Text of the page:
Senior Self-Neglect and What Families Can Do About It

Skeptical senior man

Dad's not taking care of himself. Is it time to step in? Will he welcome your help?

Senior protection agencies are working hard to raise awareness of the crime of elder abuse. The public are encouraged to report suspicions of physical, emotional or financial abuse perpetrated against an older adult. Sadly, these crimes often are committed by a person an elder knows, even by a family member.

Neglect is another form of elder abuse. When a person who is in charge of the well-being of a senior fails to provide for their health and safety, that may be a criminal offense. But then, there is the complicated issue of self-neglect, when elders are unwilling or unable to keep themselves safe. The National Adult Protective Services Association (NAPSA) reports receiving more phone calls about self-neglect than any other form of elder abuse.

Physical or cognitive changes may make seniors less able to care for themselves and their home. The decline may be gradual. Family may notice there's a problem during visits, or maybe a helpful neighbor notifies them. Here are some common signs of self-neglect:

  • Unsanitary, cluttered conditions in the home.
  • Spoiled food in the kitchen.
  • Neglecting personal hygiene.
  • Dressing inappropriately for the climate.
  • Unpaid bills, mail piling up.
  • Social isolation and depression.
  • Weight loss, dehydration.
  • Trouble managing medications and health appointments.
  • Family pets not well-cared for.
  • Dangerous habits, such as leaving the stove on or the front door unlocked.

What can families do if they think senior loved ones aren't taking care of themselves?

Before doing anything, evaluate the situation carefully. Older adults who are capable of making decisions about their lives have the right to make them. They might not make lifestyle choices you would make — or even decisions they would have made before their lives were touched by illness or cognitive problems.

If your loved one has Alzheimer’s disease or other dementia, it’s time to talk to the doctor. The laws are different from state to state; it might be both necessary and possible for you to step in and serve as your loved one's guardian or in a similar capacity. But remember, even people with memory loss have the right to make their own decisions for as long as possible.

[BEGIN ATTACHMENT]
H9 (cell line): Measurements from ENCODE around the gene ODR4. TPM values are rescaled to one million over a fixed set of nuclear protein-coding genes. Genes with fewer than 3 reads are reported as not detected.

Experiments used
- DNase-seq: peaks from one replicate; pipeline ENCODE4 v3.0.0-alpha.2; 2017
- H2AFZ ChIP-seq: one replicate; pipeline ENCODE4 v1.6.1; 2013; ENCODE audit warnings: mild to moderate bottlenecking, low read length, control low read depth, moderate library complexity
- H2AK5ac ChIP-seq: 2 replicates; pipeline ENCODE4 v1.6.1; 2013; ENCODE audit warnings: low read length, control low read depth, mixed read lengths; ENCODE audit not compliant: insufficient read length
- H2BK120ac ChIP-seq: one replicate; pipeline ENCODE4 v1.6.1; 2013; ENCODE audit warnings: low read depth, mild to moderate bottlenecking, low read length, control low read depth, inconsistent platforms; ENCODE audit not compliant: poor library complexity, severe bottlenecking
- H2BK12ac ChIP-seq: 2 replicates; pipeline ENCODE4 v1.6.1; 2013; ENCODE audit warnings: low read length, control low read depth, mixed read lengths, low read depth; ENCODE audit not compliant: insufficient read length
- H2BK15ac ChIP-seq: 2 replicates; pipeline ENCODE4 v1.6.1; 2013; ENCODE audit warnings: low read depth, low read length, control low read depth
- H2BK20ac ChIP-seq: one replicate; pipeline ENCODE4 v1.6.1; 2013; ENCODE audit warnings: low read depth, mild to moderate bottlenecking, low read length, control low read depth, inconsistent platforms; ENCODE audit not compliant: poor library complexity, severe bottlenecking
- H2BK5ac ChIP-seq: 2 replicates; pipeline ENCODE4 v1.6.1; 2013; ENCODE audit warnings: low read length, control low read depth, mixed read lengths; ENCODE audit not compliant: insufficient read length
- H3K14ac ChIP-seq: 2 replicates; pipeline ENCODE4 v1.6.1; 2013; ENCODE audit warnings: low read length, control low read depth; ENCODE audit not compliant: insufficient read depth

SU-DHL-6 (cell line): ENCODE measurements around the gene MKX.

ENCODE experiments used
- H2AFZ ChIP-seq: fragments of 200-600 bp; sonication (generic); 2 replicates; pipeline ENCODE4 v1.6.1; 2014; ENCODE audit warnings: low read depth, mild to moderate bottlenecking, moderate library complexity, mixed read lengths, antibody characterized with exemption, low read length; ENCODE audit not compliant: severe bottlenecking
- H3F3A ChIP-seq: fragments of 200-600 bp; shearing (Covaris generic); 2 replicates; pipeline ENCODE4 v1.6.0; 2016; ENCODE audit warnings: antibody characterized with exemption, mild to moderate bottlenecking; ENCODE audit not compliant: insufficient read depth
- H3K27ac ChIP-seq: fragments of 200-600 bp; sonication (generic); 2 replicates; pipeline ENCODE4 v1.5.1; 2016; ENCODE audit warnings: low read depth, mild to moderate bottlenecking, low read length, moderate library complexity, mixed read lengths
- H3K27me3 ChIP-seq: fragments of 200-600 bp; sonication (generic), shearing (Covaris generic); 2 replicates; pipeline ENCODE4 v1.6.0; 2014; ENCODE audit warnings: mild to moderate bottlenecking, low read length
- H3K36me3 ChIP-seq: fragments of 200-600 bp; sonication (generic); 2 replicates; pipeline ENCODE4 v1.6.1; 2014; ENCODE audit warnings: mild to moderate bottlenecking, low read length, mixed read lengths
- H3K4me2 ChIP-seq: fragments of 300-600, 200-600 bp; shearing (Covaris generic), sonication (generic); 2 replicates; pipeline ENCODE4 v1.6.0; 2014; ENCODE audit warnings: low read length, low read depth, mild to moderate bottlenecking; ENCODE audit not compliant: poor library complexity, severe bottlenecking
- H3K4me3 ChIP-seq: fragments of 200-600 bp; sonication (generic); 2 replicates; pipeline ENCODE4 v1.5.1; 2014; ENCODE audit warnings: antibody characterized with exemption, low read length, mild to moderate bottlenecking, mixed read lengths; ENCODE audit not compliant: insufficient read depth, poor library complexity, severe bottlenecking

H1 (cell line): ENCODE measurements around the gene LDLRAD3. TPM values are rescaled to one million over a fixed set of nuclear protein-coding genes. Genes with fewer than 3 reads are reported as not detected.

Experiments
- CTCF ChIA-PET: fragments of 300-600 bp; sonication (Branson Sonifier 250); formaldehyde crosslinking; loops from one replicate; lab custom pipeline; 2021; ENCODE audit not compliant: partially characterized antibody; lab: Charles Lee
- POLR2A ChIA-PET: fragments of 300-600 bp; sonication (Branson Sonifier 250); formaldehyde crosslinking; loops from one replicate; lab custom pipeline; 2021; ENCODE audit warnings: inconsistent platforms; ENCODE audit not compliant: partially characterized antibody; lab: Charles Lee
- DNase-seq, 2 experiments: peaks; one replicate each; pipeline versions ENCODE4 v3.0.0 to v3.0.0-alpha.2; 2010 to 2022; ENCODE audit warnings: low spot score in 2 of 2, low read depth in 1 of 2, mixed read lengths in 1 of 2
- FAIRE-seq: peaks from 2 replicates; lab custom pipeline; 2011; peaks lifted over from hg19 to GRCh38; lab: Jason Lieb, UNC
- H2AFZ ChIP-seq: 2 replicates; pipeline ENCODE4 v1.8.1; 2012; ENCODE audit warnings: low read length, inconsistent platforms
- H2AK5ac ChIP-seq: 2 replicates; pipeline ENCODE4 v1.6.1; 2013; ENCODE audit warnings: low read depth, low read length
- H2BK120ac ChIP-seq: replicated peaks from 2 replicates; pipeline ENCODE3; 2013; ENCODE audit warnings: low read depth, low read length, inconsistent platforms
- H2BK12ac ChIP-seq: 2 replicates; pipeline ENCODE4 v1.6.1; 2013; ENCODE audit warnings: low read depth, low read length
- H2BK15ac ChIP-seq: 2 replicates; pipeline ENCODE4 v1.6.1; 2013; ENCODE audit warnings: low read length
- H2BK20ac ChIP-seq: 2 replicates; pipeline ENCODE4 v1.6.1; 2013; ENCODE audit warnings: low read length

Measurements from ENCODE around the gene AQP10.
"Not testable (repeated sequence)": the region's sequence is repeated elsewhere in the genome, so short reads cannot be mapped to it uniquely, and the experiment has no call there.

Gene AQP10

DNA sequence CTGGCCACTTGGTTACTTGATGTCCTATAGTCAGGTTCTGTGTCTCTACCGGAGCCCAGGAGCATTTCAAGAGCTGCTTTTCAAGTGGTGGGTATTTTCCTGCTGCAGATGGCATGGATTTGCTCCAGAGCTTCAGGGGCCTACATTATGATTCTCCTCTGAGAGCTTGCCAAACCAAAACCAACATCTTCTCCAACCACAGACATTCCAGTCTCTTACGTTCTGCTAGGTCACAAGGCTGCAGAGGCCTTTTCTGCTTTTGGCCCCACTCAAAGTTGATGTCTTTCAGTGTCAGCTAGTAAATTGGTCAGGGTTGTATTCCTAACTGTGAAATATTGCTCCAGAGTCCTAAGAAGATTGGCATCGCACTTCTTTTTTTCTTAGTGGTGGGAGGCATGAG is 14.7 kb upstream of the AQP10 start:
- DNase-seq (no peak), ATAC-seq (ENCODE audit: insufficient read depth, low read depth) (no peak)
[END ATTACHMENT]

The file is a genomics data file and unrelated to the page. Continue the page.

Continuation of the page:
If you decide to step in, expect some resistance. It may be that your loved one will eagerly accept your assistance. But many seniors prize their independence highly and will resent even well-meaning "interference." It's so important to respect your loved one's sense of autonomy. Of late, experts have jokingly used the term "helicopter children" to describe adult children who try to control a senior parent's life. Just like the well-meaning "helicopter parents," these adult children may threaten their parent's sense of independence and inadvertently make the situation worse. Few seniors enjoy the role reversal when a child tries to parent them!

It's better to begin with a conversation. Express your concern, and offer to help. Saying "How can we figure out a way for you to be safer?" is better than "Mom, get your coat — we're going on a tour of assisted living communities." Tell your loved one how you feel: "I would sleep a lot better at night if I knew you weren't likely to trip over piles of newspapers."